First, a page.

Canadian Blood Services has been involved with IABC for many years. As the recipient of a Gold Quill Award – IABC’s globally recognized awards program for demonstrated excellence in the communications industry – Canadian Blood Services is fully engaged in the IABC and committed to building a strong affiliation with the association.
“A lot of our staff go to IABC events in their own cities,” said Ron Vezina, Director of Corporate Reputation and Health Policy. “I’ve been to IABC International a few times and between the professional development, networking events, the value-added services, and strong chapters located in all major Canadian cities, IABC is the perfect fit for us. They clearly understand the importance of driving business objectives.”
Canadian Blood Services is a not-for-profit organization that operates at arm’s length from the government. They have their own board of directors and are funded by the provinces and territories (excluding Québec). What started as a venture to manage blood and transfusion systems in Canada has amalgamated to organ and tissue donation, transplantation, as well as the OneMatch Stem Cell and Marrow Network.
“We have a collection of centers across the country,” said Jean-Paul Bédard, Vice-President, Public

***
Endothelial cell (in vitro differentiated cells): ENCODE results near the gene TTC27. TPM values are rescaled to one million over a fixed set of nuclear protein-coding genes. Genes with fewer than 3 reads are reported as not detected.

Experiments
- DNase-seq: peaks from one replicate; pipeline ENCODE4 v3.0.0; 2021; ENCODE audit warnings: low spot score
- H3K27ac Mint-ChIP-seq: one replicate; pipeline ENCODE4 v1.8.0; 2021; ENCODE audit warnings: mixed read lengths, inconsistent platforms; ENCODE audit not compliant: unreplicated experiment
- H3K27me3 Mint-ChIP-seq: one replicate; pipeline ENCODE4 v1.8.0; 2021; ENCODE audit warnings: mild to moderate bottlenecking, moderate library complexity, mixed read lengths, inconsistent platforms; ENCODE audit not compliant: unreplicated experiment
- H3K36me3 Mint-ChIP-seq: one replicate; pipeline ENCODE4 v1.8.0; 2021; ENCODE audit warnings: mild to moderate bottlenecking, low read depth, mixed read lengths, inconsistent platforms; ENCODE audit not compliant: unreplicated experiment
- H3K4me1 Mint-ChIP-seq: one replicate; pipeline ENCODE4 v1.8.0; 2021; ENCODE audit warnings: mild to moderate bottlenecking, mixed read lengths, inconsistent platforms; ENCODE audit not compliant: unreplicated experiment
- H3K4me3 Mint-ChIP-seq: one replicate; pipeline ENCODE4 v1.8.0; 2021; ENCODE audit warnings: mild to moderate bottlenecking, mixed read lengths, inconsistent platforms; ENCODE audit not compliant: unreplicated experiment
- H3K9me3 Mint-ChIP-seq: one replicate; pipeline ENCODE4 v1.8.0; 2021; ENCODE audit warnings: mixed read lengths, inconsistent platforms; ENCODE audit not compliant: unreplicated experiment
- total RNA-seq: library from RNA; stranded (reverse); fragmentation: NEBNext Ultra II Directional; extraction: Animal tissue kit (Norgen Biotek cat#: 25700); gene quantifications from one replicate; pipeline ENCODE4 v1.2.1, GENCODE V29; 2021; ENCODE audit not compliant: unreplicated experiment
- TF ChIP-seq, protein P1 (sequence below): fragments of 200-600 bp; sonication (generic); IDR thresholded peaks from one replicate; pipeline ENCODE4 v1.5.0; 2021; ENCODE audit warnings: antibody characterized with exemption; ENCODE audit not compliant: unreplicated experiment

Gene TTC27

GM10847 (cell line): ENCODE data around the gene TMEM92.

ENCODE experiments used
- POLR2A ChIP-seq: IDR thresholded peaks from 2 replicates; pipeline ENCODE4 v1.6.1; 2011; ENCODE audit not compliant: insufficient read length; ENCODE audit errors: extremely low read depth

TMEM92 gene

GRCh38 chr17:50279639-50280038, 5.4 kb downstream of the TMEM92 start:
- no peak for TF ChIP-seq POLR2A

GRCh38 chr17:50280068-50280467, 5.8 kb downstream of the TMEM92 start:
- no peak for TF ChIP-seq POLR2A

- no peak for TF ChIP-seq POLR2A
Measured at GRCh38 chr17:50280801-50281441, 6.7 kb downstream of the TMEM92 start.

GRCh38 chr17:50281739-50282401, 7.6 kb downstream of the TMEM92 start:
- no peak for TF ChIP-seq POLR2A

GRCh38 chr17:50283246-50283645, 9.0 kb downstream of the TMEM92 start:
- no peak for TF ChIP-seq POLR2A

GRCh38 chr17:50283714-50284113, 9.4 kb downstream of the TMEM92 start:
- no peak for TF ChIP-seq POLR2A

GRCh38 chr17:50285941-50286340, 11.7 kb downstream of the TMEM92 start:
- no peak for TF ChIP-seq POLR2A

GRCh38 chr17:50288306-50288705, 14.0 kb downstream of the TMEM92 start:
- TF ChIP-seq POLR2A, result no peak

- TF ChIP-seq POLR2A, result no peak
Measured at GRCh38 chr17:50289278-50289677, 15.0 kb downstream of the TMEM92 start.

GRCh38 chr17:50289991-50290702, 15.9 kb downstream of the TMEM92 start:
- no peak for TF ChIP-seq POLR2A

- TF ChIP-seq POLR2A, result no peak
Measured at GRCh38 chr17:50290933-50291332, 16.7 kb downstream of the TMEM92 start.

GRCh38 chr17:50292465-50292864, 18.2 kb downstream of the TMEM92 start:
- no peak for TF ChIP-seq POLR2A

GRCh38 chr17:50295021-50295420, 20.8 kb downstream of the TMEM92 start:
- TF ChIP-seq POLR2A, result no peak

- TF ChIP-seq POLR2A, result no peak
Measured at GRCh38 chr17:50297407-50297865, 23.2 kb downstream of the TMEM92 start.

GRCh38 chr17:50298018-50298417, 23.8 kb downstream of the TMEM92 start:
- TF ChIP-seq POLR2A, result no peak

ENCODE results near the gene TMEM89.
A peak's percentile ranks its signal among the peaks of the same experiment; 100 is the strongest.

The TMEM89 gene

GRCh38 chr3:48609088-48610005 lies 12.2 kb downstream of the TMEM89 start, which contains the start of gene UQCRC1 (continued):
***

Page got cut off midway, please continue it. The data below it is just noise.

Affairs at Canadian Blood Services. “Over the last few years, we’ve been very much involved in a transformational journey where we’ve modernized the blood system and the transplantation system. A lot of consolidation is happening; we’re bringing new technologies to light with a big focus on quality and we’re trying to manage ourselves as a true biologics manufacturer.”
Jean-Paul Bédard manages the organization’s public affairs, which includes several foundational pillars: the departments of Government Relations, Stakeholder Relations, Communications, Fundraising, Corporate Reputation and Health Policy and Creative Services. The Communications Department at Canadian Blood Services wears many hats when it comes to its wide range of responsibilities. With 17, 000 volunteers and nearly 4,700 staff spread across the country, proactive communications is crucial to the survival of the ‘grassroots feel’ that CBS manages to uphold in communities across Canada.
“Planning, developing and creating favorable internal and external communications are vital to our success. Internally, we try to get people aligned with our corporate strategy to engage and inform the workforce and provide them with support throughout all of our changes,“ said Bédard. “Externally, our job is to share our success and inspirational stories to our stakeholders, the government as well as potential volunteers and donors.”
Needless to say, the communications team at the Canadian Blood Services is extremely busy. On top of interacting with people all across Canada to secure donations, they constantly engage and recruit new volunteers, and are accountable to provincial governments and stakeholders.
“With so many communications professionals on our team, we’re trying to create a centre of excellence in communications,” said Vezina, who until recently was Director of Communications. “This requires us to stay on top of trends and practices and that’s why I encourage my staff to take part in IABC activities so that we continually stay fresh and find new ways to engage our program.”